The Story of a Three Day Pass
Melvin Van Peebles, France, 1968, DCP, 87 min., in English and French with English subtitles
August 7, August 9 & August 11
Melvin Van Peebles’ first film, made in France where the young filmmaker lived in exile from America’s segregated film industry, is a fascinating take on the Nouvelle Vague as seen through the eyes of a sensitive Black American. It is, as the title implies, the chronicle of a whirlwind romance between a Black American soldier on leave in Paris and a white woman. A major rediscovery and a wonderful stylistic hybrid. Newly restored.
Ousmane Sembène, Senegal, 1968, DCP, 91 min., in Wolof and French with English subtitles
Made in Senegal and Paris by the master Ousmane Sembène, this comedic fable is a completely unique work of film art. When a pompous patriarch receives a money order from a relative in France, he begins throwing his weight around even before the money order is cashed, which proves to be a much less simple matter than he imagined. Full of the color and light of Senegal’s streets, homes and gathering places, Mandabi is one of those restorations that seems to bring a film fully back to life again, and we are grateful. Newly restored. Presented with the support of UniFrance.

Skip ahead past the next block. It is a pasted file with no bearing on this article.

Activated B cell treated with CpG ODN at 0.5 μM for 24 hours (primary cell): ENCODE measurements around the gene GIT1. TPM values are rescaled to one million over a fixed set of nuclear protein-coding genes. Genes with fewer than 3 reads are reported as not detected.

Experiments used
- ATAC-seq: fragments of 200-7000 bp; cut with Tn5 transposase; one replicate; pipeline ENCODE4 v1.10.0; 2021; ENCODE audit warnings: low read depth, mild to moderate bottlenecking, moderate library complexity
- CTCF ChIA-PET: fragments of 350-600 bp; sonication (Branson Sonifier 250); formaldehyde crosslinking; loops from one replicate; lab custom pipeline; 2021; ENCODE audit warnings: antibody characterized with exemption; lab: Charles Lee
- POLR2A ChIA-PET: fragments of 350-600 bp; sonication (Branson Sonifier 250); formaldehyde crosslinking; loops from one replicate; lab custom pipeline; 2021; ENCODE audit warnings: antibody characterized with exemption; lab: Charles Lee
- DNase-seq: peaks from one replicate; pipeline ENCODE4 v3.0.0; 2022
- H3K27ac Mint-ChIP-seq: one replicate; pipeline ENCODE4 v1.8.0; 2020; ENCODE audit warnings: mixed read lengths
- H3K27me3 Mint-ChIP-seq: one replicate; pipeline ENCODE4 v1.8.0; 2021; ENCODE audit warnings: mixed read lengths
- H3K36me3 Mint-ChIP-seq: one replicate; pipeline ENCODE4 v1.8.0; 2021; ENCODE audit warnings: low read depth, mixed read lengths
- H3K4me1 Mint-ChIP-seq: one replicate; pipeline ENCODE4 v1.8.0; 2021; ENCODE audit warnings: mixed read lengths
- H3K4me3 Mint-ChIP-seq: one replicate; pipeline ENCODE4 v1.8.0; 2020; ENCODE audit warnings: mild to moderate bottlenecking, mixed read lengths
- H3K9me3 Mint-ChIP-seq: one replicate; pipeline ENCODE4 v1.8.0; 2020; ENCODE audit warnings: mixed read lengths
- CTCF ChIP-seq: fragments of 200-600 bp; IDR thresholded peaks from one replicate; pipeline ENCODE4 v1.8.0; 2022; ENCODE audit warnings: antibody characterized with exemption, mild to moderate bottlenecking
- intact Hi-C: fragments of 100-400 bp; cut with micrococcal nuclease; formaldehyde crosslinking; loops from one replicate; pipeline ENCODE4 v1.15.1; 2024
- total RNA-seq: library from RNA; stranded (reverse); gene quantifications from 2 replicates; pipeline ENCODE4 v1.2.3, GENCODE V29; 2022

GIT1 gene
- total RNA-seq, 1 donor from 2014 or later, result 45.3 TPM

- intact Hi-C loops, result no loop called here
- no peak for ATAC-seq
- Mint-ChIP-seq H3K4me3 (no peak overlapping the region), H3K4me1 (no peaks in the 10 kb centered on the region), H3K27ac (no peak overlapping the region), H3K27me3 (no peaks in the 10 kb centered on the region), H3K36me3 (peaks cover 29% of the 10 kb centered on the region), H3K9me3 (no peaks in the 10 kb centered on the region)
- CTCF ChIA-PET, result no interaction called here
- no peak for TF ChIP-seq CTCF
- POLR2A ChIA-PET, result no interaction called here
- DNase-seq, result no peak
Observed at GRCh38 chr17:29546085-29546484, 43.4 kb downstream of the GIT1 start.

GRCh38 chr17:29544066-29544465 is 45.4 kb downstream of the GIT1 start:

ESSENTIAL CINEMA: ERIC ROHMER’S TALES OF THE FOUR SEASONS
Eric Rohmer’s final cycle of films, following his earlier Moral Tales and Comedies and Proverbs, shows us the familiar Rohmer world of love, sex, identity and communication through a grayer lens, as the master of the French New Wave became ever more poetic and reflective about the many meanings of life. All four films have been recently restored by Janus Films.